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Robert Samuelson

The Airbus Showdown

By Robert J. Samuelson
Wednesday, December 8, 2004; Page A31

The United States and Europe are edging toward their biggest trade dispute ever -- and the United States shouldn't blink. The dispute involves competition between Boeing and Airbus, which has toppled Boeing as the world's largest producer of commercial jets. This year Airbus will deliver about 315 jets, compared with Boeing's 285. Some industry analysts expect Airbus to maintain its lead over Boeing until at least 2008. Despite this success, the European Union still supports government subsidies for Airbus. The subsidies must stop, and if the Europeans can't be convinced, Congress should protect Boeing from predatory competition.

Created in 1970, Airbus reflects Europe's ambitions and pride. The French, Germans and British didn't want to cede the global aircraft market to the United States. Given the huge investments needed to develop planes, Airbus couldn't have survived its early years without subsidies. The Bush administration says Airbus has received $15 billion in "launch" subsidies for its planes. Total subsidies are hard to determine because they took many forms. Whatever the figure, enough is now enough.

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It's true that many of Boeing's problems are self-inflicted. The company has been grossly mismanaged. It faces countless charges involving corrupt practices in winning military contracts. In the commercial-jet market, Boeing lost dominance in part by underinvesting in new planes and technologies. Its last new plane was the Boeing 777, a long-distance aircraft that debuted in 1990. From 1998 to 2001, Boeing spent $9 billion buying back its stock. The money would have been better used investing in the future. Boeing's prospects are also darkened by the weakness of big customers (American Airlines, Delta).

It's also true that the Airbus-Boeing competition is a good thing. It forces both companies to make better planes. Much of Airbus's success is honestly won with quality products. Its planes, unlike Boeing's, have common cockpits. This enhances airlines' flexibility in using pilots and saves on training costs.

But there's also another truth: Europe has an industrial policy to put Boeing out of the commercial-jet business. "We will give Airbus the means to win the battle against Boeing," former French prime minister Lionel Jospin once said. Unsurprisingly, Europe is shrinking as a market for Boeing planes. In 2000 about 23 percent of Boeing's deliveries went to Europe. In 2004 the figure is about 15 percent. Large new European orders are vanishing. For whatever reasons -- political pressures, nationalism, low prices from Airbus -- European airlines are moving away from Boeing. By contrast, the U.S. market remains wide open to Airbus, which recently delivered its 1,000th plane here.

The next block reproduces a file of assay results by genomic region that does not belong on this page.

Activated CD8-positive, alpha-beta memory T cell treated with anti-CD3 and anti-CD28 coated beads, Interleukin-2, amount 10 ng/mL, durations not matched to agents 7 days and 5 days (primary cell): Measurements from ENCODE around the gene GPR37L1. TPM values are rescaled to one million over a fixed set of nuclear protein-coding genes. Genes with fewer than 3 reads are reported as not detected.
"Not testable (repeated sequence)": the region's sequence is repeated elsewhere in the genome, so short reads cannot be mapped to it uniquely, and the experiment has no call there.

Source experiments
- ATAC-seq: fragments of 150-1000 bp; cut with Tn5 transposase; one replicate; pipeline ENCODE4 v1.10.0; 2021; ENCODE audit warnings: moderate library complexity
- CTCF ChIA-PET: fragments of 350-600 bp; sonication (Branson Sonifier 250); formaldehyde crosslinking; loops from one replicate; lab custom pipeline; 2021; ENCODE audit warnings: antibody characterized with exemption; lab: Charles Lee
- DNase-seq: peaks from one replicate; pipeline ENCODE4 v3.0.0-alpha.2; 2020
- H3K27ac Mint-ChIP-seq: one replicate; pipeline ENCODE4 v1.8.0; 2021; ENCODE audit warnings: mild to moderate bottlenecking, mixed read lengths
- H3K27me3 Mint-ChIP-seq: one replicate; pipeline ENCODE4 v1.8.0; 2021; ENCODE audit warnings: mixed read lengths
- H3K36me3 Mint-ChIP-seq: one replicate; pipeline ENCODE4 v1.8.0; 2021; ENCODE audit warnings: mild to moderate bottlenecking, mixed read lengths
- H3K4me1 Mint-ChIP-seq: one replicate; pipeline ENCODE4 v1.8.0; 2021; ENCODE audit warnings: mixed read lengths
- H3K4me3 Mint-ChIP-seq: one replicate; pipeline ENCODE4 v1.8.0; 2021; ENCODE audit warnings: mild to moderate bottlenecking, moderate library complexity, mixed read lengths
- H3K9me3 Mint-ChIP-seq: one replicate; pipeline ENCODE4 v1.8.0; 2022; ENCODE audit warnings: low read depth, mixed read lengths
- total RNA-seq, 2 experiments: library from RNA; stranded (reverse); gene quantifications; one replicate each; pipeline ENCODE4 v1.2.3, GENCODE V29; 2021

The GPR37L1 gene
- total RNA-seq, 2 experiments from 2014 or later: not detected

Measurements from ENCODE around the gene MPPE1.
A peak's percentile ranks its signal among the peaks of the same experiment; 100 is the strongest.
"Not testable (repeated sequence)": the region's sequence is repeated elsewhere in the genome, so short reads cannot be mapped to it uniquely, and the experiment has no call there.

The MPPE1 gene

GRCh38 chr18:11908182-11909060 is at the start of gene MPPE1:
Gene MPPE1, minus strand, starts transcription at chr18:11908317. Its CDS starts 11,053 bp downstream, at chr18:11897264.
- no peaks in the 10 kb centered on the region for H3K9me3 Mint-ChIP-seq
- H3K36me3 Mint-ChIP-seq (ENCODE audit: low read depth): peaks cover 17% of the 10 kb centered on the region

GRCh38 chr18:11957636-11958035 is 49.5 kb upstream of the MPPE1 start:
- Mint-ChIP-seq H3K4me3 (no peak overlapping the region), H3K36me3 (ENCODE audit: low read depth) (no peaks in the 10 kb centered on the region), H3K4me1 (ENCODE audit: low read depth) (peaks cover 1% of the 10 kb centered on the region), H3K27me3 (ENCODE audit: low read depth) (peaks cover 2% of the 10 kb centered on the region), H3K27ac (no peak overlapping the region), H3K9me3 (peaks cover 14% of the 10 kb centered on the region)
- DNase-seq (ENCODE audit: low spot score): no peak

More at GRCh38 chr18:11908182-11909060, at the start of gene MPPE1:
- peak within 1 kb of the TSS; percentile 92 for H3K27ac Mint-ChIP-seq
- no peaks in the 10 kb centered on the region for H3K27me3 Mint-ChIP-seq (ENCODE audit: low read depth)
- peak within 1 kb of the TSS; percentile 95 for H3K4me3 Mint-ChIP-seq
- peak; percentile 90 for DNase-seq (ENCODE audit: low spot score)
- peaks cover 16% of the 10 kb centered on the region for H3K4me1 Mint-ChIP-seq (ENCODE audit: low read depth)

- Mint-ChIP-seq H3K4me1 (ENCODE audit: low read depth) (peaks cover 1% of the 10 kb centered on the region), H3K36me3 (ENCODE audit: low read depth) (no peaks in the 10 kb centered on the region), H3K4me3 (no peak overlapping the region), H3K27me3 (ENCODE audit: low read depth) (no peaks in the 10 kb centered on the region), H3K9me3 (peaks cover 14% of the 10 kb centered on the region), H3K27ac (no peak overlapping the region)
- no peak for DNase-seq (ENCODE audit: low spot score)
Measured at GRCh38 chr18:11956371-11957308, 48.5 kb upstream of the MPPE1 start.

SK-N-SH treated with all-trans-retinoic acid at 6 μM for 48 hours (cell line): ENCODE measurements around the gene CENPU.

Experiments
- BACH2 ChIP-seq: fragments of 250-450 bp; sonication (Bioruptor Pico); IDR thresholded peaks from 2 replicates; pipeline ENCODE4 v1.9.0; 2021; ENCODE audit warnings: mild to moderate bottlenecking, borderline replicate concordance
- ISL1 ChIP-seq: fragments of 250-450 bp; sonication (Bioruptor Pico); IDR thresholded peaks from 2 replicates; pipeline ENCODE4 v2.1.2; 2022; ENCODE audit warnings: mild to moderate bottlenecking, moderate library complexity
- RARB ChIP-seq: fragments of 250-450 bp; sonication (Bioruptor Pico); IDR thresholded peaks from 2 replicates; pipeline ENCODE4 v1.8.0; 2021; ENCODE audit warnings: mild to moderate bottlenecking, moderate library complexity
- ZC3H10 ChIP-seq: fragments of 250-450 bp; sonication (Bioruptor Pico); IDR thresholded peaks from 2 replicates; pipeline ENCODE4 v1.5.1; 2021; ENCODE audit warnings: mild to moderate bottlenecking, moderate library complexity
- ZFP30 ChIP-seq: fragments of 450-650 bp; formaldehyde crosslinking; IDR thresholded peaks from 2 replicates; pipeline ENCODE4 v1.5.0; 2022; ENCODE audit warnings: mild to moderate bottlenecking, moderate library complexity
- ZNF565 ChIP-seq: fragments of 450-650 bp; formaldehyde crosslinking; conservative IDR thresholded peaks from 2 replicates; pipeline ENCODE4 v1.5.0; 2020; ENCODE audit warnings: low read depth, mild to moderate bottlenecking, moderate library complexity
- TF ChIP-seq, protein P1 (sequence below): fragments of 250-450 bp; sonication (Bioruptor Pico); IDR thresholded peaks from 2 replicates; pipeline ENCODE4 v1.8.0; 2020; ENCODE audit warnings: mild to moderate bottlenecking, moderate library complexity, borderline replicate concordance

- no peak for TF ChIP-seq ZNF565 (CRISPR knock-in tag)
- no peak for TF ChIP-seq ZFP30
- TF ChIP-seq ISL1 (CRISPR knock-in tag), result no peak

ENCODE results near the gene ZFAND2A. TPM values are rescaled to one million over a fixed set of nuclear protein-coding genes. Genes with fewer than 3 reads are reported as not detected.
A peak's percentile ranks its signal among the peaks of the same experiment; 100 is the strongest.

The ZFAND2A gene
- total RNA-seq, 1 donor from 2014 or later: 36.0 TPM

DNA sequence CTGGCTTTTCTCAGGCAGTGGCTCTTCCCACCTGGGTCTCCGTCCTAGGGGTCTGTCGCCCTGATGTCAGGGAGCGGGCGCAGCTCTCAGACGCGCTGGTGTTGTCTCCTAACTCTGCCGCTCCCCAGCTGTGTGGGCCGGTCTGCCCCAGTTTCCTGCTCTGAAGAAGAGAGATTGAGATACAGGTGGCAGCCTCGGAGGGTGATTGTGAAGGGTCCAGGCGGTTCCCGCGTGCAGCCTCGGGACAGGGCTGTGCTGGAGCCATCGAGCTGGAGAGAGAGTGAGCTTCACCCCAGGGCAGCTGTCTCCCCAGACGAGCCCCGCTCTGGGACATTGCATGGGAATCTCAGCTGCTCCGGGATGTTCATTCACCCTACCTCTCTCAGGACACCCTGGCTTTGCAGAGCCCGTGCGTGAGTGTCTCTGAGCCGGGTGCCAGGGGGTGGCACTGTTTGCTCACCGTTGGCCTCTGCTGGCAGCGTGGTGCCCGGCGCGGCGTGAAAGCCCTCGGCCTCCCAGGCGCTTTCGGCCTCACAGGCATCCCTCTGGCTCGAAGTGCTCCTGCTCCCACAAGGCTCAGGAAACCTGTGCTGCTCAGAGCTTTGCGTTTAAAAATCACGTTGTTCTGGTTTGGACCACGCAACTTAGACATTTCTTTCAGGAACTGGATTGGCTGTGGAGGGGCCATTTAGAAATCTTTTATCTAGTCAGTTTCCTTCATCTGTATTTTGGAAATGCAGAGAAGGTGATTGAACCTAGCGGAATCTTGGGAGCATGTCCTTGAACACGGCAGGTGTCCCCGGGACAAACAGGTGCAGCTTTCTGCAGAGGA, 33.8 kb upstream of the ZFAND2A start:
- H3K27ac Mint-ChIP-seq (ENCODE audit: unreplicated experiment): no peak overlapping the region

The latest Airbus-Boeing competition involves two future planes: the A380 from Airbus, which would be the largest commercial jet ever, with potential seating of 555; and the Boeing 7E7, carrying about 250 passengers up to nearly 10,000 miles and promising lower operating costs. The two planes, expected to go into service in 2006 and 2008, respectively, reflect contrasting views of the future of air travel. Airbus thinks airlines will need bigger planes to handle more traffic; Boeing expects airlines to accommodate growth by flying more routes with slightly smaller planes. Development costs of the A380 are estimated at $10.7 billion; direct "launch aid" from European governments covers about 30 percent of that. Although Boeing hasn't revealed the 7E7's development costs, it has obtained some subsidies from states and Japanese subcontractors. Confusing the controversy further is a 1992 U.S.-European agreement that permits some, though not all, of these various subsidies.

It's time to stop the subsidy game. The Bush administration proposed a pragmatic bargain: All past subsidies would be forgiven; future subsidies would be banned. Airbus plans a direct competitor plane to the 7E7 (to be called the A350) and wants more subsidies. These would be prohibited. If Boeing countered the A380 with an improved version of its jumbo 747, it would be barred from subsidies. Interestingly, Airbus has admitted that it doesn't need more subsidies. So, why is anyone arguing about this? The solution is not to submit rival complaints to the World Trade Organization. It is to ditch subsidies. If European governments defend subsidies, they're making a statement to Boeing: You're competing with government treasuries; you can't win.

In a fair market, both Airbus and Boeing can survive in the commercial-jet business. But Boeing will have a hard time surviving against a state-supported competitor. If the Europeans won't disavow subsidies, Congress should protect Boeing. It should bar Airbus from selling planes to airlines that fly inside the United States. Presumably, Europe would bar Boeing from selling there (though this would mainly codify the emerging status quo). Let's admit it: This is an awful solution. It would diminish competition and raise costs for airlines and passengers. It would risk a wider trade war that both the United States and Europe might lose. But it may be necessary to run these risks to send Europe a clear message: If you target our major companies, we will target yours.


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